TIMMINS -- As the struggle to rebuild northern Ontario's agriculture industry continues, rural researcher Sara Epp is studying what exactly makes southern Ontario farmers reluctant to operate in the north.

The University of Guelph researcher shared her findings at a virtual northern agriculture conference this week.

She collected data from farmers in the Hearst area about the challenges of operating in the region — and from southern producers about what deters them from operating here.

"It is a very different climate, the soil is different, the growing season is shorter," EPP said of some farmers' concerns. "That sense that what I'm doing in southern Ontario is going to be easily transferred to the north ... may not be accurate."

But Epp suggests that this shouldn't be a deterrent from starting a farm in the north, but an invitation to find what can grow in the region and what is sustainable.

She feels that education is what's missing in encouraging both southern farmers to set up an operation here — and locals to enter the industry.

"There is a future for agriculture and it is a viable career for anyone that's interested," Epp said. "It's really understanding what is suitable to the geography you're in and ... part of that education is teaching folks what grows really well, depending on where you are."

Haasen Farms in Timmins is the only dairy farm in the city and its owner, Eddy Haasen, said it's certainly not easy to run.

Distribution is a challenge, he said, as is dealing with the weather, but he's noticed more farms of all kinds popping up in the region after seeing numbers dwindling over the years.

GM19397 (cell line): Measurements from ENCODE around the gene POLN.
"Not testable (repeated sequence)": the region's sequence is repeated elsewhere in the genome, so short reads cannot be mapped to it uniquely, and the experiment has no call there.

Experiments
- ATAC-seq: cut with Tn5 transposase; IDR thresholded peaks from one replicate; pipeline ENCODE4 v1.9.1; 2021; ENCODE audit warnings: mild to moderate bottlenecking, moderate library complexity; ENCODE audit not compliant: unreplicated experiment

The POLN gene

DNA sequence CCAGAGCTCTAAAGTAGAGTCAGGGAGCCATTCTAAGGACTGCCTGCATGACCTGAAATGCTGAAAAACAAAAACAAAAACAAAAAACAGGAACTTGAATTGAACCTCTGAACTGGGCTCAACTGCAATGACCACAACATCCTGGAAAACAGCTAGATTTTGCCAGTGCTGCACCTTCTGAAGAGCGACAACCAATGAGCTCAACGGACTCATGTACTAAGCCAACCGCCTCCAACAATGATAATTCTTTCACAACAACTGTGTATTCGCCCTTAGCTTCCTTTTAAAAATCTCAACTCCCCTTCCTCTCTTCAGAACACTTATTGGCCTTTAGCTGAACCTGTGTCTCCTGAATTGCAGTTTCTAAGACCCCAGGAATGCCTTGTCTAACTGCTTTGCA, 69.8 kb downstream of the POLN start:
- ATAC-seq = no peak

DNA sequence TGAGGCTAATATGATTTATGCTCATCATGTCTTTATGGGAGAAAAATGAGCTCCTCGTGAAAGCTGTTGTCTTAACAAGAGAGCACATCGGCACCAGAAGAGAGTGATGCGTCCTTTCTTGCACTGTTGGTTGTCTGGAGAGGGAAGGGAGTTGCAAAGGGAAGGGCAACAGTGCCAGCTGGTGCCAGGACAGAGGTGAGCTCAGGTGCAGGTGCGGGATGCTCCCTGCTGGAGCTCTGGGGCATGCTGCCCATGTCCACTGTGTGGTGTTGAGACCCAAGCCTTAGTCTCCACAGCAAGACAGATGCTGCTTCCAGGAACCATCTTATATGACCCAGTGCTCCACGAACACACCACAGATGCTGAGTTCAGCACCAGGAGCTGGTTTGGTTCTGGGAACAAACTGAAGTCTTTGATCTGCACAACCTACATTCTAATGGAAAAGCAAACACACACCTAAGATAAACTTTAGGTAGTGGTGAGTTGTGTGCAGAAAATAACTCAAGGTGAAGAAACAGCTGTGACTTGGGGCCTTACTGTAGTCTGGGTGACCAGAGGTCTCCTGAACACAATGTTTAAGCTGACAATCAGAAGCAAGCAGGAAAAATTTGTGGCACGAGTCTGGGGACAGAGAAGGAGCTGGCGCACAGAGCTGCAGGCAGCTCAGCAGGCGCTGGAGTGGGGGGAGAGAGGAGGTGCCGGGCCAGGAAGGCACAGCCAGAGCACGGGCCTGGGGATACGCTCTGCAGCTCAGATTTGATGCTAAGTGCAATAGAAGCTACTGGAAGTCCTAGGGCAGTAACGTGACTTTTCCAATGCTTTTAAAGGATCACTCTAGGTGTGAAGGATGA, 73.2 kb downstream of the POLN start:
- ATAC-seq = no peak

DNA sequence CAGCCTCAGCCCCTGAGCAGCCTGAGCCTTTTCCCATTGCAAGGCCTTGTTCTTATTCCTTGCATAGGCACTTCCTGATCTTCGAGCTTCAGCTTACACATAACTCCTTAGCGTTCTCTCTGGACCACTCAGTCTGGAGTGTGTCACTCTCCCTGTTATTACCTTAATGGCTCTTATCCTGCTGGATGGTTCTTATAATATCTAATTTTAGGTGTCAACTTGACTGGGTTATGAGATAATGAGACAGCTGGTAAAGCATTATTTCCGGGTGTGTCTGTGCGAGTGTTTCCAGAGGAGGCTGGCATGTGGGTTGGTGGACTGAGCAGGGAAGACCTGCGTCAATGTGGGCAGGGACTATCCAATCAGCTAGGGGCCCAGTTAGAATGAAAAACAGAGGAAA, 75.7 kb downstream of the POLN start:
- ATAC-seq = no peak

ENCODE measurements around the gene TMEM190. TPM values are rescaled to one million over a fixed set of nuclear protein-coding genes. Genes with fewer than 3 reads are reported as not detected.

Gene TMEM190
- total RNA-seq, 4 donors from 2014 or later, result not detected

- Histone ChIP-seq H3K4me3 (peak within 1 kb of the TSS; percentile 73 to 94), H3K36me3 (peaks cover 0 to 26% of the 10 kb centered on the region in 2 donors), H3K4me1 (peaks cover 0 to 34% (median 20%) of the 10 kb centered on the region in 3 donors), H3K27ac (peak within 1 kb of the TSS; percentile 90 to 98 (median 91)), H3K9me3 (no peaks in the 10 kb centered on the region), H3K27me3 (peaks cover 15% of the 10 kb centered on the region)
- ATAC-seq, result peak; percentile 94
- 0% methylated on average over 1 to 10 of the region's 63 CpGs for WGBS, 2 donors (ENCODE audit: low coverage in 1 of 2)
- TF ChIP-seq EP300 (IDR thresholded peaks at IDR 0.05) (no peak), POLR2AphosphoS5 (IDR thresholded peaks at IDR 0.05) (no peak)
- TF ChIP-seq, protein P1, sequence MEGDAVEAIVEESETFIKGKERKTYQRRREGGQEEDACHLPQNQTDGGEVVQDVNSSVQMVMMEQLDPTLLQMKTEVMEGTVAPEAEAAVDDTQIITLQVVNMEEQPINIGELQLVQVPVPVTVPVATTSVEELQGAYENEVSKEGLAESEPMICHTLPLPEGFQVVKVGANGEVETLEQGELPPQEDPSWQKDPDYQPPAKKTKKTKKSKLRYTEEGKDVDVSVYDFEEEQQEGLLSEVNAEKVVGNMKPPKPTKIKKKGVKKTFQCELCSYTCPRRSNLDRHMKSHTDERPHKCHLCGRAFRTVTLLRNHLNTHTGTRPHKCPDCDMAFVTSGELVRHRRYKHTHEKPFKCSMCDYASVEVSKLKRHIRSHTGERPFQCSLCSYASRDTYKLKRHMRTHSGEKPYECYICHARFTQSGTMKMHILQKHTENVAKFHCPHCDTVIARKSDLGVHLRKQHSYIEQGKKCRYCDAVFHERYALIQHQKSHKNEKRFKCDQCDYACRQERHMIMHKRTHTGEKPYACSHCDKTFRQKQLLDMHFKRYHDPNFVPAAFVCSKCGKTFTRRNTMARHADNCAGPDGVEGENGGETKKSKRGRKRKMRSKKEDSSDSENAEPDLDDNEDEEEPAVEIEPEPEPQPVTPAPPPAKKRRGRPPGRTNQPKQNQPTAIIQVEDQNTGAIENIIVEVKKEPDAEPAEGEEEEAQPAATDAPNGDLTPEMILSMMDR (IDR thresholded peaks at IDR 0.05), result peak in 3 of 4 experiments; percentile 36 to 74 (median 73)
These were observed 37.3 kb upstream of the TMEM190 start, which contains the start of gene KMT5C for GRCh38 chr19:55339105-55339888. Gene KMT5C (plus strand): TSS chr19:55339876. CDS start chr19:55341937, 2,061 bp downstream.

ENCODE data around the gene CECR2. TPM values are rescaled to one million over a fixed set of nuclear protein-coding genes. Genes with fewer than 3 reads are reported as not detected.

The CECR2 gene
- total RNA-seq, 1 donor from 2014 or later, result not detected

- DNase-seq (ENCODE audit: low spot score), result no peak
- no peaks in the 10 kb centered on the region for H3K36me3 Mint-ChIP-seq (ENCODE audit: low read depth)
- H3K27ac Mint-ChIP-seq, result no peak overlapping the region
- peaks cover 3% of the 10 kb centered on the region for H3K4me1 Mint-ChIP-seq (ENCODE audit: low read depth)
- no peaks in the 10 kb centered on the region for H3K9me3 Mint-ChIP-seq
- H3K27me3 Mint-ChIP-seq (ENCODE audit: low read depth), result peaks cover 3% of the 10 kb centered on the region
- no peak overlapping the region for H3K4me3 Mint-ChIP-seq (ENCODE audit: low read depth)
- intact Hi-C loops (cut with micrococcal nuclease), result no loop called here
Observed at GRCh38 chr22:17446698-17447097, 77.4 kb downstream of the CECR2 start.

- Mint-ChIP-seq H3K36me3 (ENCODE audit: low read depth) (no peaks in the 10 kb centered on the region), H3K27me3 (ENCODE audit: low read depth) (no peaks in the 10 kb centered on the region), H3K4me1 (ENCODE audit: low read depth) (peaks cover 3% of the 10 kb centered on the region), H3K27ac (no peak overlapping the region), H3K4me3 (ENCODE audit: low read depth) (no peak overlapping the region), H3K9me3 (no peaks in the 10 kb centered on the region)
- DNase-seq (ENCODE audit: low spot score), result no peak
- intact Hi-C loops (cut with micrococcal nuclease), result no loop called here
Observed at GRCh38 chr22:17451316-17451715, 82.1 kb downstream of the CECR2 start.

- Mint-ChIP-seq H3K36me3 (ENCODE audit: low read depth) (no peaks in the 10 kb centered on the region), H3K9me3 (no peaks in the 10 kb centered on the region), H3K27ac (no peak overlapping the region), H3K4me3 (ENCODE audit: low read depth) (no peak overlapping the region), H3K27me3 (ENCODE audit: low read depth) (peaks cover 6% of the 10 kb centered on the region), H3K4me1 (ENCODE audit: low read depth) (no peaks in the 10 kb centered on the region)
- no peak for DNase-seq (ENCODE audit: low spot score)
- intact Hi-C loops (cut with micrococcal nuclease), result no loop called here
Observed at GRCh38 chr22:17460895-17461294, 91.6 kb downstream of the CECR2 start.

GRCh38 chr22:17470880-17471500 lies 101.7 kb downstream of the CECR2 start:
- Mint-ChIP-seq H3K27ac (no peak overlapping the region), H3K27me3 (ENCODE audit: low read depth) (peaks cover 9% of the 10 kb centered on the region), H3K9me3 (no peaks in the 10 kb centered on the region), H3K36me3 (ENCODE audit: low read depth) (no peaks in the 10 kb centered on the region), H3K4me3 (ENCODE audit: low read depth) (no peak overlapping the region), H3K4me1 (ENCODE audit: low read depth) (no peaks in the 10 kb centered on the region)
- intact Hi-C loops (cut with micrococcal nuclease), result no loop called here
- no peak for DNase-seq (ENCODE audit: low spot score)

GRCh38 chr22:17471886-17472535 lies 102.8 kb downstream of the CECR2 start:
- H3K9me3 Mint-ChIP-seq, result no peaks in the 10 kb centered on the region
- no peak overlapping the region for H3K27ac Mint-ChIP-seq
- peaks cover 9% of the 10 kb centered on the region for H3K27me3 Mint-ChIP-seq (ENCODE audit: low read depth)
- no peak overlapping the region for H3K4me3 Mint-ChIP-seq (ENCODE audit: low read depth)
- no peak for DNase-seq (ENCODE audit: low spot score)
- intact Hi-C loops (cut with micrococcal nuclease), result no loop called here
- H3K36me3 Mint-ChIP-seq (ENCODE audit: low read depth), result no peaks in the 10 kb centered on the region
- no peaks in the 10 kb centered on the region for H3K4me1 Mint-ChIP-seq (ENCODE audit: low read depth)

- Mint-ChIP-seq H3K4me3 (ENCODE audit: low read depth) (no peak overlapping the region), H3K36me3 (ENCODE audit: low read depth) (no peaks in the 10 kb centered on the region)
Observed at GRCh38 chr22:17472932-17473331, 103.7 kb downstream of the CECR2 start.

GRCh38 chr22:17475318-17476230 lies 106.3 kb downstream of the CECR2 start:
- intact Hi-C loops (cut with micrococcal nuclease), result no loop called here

While it might be intimidating to those in the south, he said a certain mentality kept his family business running for over 60 years — one that he said people determined to succeed can adapt to.

"You have to be prepared to think outside the box and do things a little differently than what you might be used to," Haasen said. "Deal with the climate we have up here, ground conditions and all the challenges we face, but know that it ... can be done successfully."

Seasoned local farmers like Haasen would make valuable mentors that both existing southern producers and local novices would need to get their start in the region, Epp noted.

As well, she said municipalities need to make sure people have access to agriculture professionals that understand northern land and can work with prospective farmers that aren't accustomed to the geography.

"Having somebody on staff who understands that or knowing who you can reach out to to make sure you have that proper (staffing) capacity is critical," Epp said.

The region has the potential to be have booming agriculture sector once again, she said, but what it takes is the first few farmers to make the investment, which will eventually encourage more to set up some and create a more hospitable infrastructure.

Epp is planning to host educational workshops and webinars for aspiring and existing farmers, to talk about what tools and resources they can use to get established and how build sustainable careers in northern Ontario.